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Thousands, if not tens of thousands, are gathering at the National Mall for a civil rights rally and march timed to the 57th anniversary of Rev. Martin Luther King Jr.’s March on Washington, where he delivered his groundbreaking “I Have A Dream” speech.

Led by Rev. Al Sharpton, who was joined by families of Black people killed by police along with King’s eldest son, Martin Luther King III, the Friday demonstration began at 11 a.m., with various speakers expected to address the crowd at the steps of the Lincoln Memorial. The march to Martin Luther King Jr. Memorial is scheduled for 1 p.m. to 3 p.m.

Looking for a bathroom while you are in downtown? You can find a handy map HERE. Can’t be there in person? Watch the livestream HERE.

The march follows the end of the Republican National Convention, where President Donald Trump delivered his acceptance speech on the South Lawn of the White House and convened a fireworks show at the Mall. The sounds of protests at Black Lives Matter Plaza could be heard as Trump delivered his speech. It was an extraordinary scene. There was dancing and even basketball.

As it got later, there were confrontations between protesters and police. At one point, a video captured by a Boston Globe writer shows a White police officer aggressively chasing a Black protester so he could detain him. Moments earlier, the protester is seen slapping a counter protester in blackface. The officer looked to be trying to protect the counter protester, who was clearly there trying to provoke protesters. Protesters also crowded Sen. Rand Paul (R-KY), shouting “No Justice, No Peace,” so Metropolitan Police Department officers had to escort him and his family away from the scene. He thanked MPD on Twitter, and its union returned the favor.

Here are a few photos of last night:

—Amanda Michelle Gomez (tips? agomez@washingtoncitypaper.com)

CITY DESK LINKS, by Amanda Michelle Gomez (tips? agomez@washingtoncitypaper.com)

As of Aug. 28, D.C. reported no new deaths related to COVID-19 but 57 new positive cases. The total number of infections is 13,851. D.C. has seen an average of 55 cases per day over the past week, a decrease of 24 percent from the average two weeks earlier. [EOM]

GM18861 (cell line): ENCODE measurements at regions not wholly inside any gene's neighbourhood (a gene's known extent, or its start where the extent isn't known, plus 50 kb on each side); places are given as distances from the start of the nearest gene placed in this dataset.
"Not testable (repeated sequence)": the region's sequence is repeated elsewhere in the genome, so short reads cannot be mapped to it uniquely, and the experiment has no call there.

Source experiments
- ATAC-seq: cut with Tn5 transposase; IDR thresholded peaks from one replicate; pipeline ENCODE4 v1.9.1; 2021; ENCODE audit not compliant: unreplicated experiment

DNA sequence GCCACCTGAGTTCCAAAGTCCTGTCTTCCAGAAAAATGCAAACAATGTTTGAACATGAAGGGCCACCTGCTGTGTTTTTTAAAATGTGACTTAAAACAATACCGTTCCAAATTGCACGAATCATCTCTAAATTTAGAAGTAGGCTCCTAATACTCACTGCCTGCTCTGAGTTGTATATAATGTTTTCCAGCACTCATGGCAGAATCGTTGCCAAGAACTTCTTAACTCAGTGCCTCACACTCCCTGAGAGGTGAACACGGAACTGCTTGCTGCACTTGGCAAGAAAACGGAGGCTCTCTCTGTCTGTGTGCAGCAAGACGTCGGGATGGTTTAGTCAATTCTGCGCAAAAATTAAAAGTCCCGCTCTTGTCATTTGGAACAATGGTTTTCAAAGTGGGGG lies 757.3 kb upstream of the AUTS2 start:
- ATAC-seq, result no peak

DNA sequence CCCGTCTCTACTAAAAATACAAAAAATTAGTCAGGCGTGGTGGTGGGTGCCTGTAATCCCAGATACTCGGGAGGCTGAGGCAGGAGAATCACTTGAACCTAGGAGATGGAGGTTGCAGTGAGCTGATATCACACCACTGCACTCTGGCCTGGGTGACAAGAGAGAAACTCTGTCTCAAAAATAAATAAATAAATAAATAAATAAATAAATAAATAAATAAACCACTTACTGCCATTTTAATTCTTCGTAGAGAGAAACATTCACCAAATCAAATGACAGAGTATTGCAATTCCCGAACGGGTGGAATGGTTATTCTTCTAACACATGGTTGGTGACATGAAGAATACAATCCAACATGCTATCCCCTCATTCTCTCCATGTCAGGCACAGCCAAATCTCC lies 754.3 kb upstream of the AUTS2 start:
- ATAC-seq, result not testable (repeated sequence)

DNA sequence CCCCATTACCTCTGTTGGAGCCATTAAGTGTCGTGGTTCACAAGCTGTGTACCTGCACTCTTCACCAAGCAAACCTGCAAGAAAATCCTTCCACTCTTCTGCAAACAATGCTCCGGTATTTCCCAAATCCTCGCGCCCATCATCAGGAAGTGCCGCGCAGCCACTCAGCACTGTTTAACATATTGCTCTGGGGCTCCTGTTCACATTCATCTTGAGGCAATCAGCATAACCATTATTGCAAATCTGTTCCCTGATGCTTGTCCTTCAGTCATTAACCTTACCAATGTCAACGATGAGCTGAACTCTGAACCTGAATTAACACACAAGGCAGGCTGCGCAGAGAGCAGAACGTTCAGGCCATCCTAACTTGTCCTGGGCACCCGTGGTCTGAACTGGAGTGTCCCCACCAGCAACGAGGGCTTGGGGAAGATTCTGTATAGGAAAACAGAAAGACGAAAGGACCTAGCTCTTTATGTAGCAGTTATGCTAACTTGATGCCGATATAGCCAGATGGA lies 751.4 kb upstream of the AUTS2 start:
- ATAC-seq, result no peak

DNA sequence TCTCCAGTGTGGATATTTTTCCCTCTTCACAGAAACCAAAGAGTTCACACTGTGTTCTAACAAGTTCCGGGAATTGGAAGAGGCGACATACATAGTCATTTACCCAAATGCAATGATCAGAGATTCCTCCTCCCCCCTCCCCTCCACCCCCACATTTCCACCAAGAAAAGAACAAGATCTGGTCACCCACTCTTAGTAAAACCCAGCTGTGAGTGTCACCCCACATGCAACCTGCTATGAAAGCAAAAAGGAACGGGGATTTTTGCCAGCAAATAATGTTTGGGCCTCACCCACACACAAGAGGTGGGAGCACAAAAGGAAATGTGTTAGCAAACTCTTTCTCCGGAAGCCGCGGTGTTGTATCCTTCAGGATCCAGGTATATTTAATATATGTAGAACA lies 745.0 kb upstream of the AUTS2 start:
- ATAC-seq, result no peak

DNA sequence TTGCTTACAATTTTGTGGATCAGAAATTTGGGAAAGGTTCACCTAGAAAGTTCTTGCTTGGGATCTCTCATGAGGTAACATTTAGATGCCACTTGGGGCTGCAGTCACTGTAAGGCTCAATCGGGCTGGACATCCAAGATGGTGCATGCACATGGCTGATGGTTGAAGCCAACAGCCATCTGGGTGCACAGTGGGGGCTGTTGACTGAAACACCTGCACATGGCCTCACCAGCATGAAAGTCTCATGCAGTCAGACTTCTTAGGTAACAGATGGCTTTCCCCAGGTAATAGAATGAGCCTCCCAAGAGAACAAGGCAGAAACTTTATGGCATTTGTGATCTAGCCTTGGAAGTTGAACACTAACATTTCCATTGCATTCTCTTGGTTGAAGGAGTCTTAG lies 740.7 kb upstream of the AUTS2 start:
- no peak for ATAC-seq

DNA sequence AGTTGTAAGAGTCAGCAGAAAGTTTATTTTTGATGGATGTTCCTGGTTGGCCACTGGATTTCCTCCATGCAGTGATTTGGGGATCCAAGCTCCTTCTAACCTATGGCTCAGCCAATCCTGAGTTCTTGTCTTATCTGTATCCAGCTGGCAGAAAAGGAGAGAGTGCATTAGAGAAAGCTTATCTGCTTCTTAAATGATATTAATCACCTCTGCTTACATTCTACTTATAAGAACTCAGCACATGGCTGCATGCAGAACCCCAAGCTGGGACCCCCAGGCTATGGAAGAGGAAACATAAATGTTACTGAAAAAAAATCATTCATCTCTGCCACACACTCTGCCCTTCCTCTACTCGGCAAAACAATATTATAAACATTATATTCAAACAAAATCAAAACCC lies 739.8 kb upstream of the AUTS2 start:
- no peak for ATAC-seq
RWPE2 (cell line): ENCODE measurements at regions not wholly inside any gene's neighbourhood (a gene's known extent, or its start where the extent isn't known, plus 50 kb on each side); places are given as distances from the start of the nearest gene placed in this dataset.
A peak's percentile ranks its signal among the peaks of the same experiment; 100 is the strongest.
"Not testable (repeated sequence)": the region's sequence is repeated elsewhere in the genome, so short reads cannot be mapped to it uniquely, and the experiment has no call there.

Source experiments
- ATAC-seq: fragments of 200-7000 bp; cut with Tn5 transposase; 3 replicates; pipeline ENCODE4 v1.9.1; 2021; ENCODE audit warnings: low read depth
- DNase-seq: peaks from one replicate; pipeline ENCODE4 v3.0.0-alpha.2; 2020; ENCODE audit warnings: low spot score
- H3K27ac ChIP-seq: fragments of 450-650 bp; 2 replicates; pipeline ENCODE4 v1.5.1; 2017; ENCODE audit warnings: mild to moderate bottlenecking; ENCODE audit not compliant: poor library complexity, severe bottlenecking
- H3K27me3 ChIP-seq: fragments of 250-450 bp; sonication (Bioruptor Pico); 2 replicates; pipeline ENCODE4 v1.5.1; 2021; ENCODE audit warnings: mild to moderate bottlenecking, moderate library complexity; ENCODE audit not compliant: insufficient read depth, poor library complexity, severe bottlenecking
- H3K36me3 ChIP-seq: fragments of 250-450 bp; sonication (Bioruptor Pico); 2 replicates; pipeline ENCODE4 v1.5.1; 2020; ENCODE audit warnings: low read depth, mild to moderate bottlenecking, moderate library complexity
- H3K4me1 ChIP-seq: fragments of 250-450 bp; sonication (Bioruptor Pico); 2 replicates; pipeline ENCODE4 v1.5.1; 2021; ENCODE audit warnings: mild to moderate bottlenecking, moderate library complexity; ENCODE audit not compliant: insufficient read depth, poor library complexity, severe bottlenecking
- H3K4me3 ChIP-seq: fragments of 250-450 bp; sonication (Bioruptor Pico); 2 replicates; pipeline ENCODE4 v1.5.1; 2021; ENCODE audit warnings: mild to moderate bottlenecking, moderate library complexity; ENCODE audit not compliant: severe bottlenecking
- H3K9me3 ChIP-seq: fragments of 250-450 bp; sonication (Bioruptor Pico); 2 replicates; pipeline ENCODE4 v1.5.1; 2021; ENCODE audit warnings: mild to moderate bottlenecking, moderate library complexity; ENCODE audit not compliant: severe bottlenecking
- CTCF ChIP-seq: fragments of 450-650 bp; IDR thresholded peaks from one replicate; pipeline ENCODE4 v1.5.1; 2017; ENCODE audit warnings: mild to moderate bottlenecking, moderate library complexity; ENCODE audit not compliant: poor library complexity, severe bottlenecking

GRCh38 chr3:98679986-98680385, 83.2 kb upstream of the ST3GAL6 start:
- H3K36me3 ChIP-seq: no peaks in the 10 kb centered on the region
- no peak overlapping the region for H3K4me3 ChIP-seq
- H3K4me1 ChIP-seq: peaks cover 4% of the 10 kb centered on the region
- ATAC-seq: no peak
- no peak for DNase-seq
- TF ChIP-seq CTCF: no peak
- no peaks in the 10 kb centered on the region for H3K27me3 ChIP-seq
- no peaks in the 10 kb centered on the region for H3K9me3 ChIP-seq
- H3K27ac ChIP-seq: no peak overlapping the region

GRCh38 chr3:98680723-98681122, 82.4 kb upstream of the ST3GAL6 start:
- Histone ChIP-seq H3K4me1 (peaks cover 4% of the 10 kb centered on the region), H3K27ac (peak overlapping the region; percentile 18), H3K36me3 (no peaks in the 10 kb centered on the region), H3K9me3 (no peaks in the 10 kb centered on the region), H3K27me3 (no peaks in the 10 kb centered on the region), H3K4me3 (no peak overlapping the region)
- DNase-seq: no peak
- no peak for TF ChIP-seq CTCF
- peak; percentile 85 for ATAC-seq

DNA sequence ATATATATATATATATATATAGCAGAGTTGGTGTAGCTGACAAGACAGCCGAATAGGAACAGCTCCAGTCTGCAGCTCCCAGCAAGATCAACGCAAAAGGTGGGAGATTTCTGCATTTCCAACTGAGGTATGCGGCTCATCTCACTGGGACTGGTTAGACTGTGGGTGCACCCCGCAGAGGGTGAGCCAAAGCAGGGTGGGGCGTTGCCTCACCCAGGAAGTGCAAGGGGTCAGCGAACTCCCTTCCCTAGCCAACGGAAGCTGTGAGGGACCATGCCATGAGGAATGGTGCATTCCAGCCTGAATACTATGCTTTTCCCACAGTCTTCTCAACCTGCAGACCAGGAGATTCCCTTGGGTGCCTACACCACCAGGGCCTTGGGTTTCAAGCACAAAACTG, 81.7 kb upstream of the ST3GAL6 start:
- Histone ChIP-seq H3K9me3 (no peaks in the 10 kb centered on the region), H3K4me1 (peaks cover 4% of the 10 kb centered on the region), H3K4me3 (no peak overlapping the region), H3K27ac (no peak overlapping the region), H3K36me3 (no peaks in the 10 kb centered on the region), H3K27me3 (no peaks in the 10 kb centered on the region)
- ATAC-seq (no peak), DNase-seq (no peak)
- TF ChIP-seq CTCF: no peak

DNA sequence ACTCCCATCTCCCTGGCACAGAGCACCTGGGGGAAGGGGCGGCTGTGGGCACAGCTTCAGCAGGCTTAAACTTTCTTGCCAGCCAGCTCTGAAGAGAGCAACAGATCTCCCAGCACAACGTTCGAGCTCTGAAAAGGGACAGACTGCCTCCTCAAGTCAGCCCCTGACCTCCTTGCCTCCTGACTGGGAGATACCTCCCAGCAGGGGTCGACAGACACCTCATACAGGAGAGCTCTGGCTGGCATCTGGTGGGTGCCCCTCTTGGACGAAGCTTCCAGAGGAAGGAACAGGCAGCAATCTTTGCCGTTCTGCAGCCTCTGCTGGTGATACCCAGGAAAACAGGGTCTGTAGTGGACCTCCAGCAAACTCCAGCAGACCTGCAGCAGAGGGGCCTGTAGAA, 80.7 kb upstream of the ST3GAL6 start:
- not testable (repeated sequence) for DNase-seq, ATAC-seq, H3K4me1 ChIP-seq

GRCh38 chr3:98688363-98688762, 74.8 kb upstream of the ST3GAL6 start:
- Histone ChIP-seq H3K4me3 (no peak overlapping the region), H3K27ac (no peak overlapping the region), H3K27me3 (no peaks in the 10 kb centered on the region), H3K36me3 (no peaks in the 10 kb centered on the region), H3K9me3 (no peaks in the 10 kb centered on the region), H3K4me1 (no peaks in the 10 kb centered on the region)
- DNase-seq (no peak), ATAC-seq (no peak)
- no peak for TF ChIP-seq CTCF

Here is why Black men in D.C. are expected to die 17 years earlier than White men. [Post]

Affordable housing landlords say more of their tenants are struggling to pay rent and requested a break, as coronavirus pandemic drags on. [WBJ]

LOOSE LIPS LINKS, by Mitch Ryals (tips? mryals@washingtoncitypaper.com)

D.C. Attorney General Karl Racine is suing Instacart over sales taxes and deceptive fees. [WAMU]

ICYMI: Mayor Muriel Bowser’s administration is looking to cut costs in a reshuffling of Medicaid coverage for hundreds of thousands of D.C. residents. [Post]

Gov. Larry Hogan OK’d at least partial in-person classes for all school systems in Maryland. [DCist]

Bowser is on the Politics Hour today talking about the DNC, schools, and police reform. [Kojo]

YOUNG & HUNGRY LINKS, by Laura Hayes (tips? lhayes@washingtoncitypaper.com)

Young & Hungry is away from her desk and will be back next week.

ARTS LINKS, by Kayla Randall (tips? krandall@washingtoncitypaper.com)

Despites its many flaws, Bill & Ted Face the Music is a blast from the past, says our critic. [WCP]

U Street’s Twins Jazz is closing permanently. [DCist]

A new book details the interior design and decor of the Obama White House. [Washingtonian]

SPORTS LINKS, by Kelyn Soong (tips? ksoong@washingtoncitypaper.com)

Nationals manager Dave Martinez and infielder Josh Harrison expressed a need for change in society as a reason why the team decided to sit out yesterday’s game against the Phillies, joining other teams and leagues around the country that have done the same to protest racial injustice. “We’ve got to speak up,” Martinez said. “We’ve got to change, and we’ve got to change now. [Federal Baseball]

The Mystics return to the court tonight after becoming one of the first teams on Wednesday to go on strike. [Bullets Forever]

Lawyers representing former employees of the Washington Football Team believe that the NFL should suspend Dan Snyder after the Post reported more allegations of abuse and mistreatment during the ex-employees’ time with the organization. [ESPN]

ICYMI: A look inside the world of trick shot tennis, which local high school coach Logan West has dived into recently. [WCP]

CITY LIGHTS, by Emma Sarappo (Love this section? Get the full newsletter here. Tips? esarappo@washingtoncitypaper.com)

Tonight and tomorrow, the National Museum of the American Indian is screening a documentary on the Washington NFL team’s name, More Than a Word.

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